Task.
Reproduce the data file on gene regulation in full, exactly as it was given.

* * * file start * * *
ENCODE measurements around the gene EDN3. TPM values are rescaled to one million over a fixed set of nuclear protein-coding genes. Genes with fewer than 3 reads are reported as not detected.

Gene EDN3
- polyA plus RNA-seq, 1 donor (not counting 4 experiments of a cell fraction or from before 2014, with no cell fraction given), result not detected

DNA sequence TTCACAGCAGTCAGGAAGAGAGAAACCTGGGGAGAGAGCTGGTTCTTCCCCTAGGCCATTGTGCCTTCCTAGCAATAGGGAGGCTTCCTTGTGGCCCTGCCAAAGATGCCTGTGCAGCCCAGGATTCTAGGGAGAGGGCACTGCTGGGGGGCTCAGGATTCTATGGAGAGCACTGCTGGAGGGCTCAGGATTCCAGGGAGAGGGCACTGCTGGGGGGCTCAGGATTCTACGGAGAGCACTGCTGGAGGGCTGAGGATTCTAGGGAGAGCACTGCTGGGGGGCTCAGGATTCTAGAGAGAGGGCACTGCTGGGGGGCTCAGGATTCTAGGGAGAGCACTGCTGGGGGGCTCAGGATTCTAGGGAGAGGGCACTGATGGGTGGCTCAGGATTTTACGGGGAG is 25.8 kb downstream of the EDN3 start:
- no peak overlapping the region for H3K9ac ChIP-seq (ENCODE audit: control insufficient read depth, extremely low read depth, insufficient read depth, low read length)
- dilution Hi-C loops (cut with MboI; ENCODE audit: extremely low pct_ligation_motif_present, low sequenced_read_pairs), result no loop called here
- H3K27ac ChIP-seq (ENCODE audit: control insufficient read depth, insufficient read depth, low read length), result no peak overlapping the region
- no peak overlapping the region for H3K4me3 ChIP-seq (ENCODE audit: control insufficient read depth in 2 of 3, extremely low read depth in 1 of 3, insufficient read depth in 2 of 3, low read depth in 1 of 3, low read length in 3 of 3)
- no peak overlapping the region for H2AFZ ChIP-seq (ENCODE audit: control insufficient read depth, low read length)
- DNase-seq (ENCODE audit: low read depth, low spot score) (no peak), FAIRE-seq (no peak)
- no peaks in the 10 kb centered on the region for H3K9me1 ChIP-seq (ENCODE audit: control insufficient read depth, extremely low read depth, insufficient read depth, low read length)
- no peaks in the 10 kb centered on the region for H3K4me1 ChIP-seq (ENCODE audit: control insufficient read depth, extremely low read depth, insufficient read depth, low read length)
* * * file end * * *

ENCODE measurements around the gene EDN3. TPM values are rescaled to one million over a fixed set of nuclear protein-coding genes. Genes with fewer than 3 reads are reported as not detected.

Gene EDN3
- polyA plus RNA-seq, 1 donor (not counting 4 experiments of a cell fraction or from before 2014, with no cell fraction given), result not detected

DNA sequence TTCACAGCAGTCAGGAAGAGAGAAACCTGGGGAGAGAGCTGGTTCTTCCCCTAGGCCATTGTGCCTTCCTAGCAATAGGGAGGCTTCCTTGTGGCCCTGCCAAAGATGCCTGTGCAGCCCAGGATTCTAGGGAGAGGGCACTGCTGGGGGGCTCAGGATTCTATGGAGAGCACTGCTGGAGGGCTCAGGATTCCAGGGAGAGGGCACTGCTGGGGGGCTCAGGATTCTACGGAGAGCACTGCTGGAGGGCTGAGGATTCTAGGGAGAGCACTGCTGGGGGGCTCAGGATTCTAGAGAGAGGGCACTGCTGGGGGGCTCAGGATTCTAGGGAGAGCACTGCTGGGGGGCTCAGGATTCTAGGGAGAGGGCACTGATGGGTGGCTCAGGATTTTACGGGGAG is 25.8 kb downstream of the EDN3 start:
- no peak overlapping the region for H3K9ac ChIP-seq (ENCODE audit: control insufficient read depth, extremely low read depth, insufficient read depth, low read length)
- dilution Hi-C loops (cut with MboI; ENCODE audit: extremely low pct_ligation_motif_present, low sequenced_read_pairs), result no loop called here
- H3K27ac ChIP-seq (ENCODE audit: control insufficient read depth, insufficient read depth, low read length), result no peak overlapping the region
- no peak overlapping the region for H3K4me3 ChIP-seq (ENCODE audit: control insufficient read depth in 2 of 3, extremely low read depth in 1 of 3, insufficient read depth in 2 of 3, low read depth in 1 of 3, low read length in 3 of 3)
- no peak overlapping the region for H2AFZ ChIP-seq (ENCODE audit: control insufficient read depth, low read length)
- DNase-seq (ENCODE audit: low read depth, low spot score) (no peak), FAIRE-seq (no peak)
- no peaks in the 10 kb centered on the region for H3K9me1 ChIP-seq (ENCODE audit: control insufficient read depth, extremely low read depth, insufficient read depth, low read length)
- no peaks in the 10 kb centered on the region for H3K4me1 ChIP-seq (ENCODE audit: control insufficient read depth, extremely low read depth, insufficient read depth, low read length)